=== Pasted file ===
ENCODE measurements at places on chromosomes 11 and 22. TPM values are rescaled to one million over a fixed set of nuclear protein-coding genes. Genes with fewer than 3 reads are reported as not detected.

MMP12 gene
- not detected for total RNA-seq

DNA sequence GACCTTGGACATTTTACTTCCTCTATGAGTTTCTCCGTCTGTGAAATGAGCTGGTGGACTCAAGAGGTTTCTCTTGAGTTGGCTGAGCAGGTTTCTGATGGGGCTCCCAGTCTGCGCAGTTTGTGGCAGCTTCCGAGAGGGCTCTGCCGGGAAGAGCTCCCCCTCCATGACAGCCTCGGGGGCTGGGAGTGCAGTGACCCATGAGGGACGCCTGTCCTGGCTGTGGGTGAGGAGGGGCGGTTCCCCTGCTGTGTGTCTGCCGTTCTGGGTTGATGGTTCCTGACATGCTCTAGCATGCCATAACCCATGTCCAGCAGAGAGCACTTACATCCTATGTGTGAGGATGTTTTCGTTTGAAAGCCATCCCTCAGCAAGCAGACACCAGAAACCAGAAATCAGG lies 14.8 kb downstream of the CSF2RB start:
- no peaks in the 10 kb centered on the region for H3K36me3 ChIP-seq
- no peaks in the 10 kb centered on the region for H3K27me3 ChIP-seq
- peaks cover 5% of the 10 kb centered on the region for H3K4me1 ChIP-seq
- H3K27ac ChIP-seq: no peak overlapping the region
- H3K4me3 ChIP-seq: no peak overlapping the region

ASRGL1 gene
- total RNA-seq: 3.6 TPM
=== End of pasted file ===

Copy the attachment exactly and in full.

ENCODE measurements at places on chromosomes 11 and 22. TPM values are rescaled to one million over a fixed set of nuclear protein-coding genes. Genes with fewer than 3 reads are reported as not detected.

MMP12 gene
- not detected for total RNA-seq

DNA sequence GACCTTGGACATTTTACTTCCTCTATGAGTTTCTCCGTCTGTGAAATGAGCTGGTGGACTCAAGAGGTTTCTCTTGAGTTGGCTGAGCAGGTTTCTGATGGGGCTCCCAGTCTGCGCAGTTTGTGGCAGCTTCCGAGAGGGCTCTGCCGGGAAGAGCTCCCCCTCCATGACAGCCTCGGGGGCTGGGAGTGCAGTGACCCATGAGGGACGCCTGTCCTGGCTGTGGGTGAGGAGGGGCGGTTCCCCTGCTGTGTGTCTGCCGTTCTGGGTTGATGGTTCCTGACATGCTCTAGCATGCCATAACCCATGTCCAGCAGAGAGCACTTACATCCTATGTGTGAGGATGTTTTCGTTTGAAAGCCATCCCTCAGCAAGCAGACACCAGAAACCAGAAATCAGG lies 14.8 kb downstream of the CSF2RB start:
- no peaks in the 10 kb centered on the region for H3K36me3 ChIP-seq
- no peaks in the 10 kb centered on the region for H3K27me3 ChIP-seq
- peaks cover 5% of the 10 kb centered on the region for H3K4me1 ChIP-seq
- H3K27ac ChIP-seq: no peak overlapping the region
- H3K4me3 ChIP-seq: no peak overlapping the region

ASRGL1 gene
- total RNA-seq: 3.6 TPM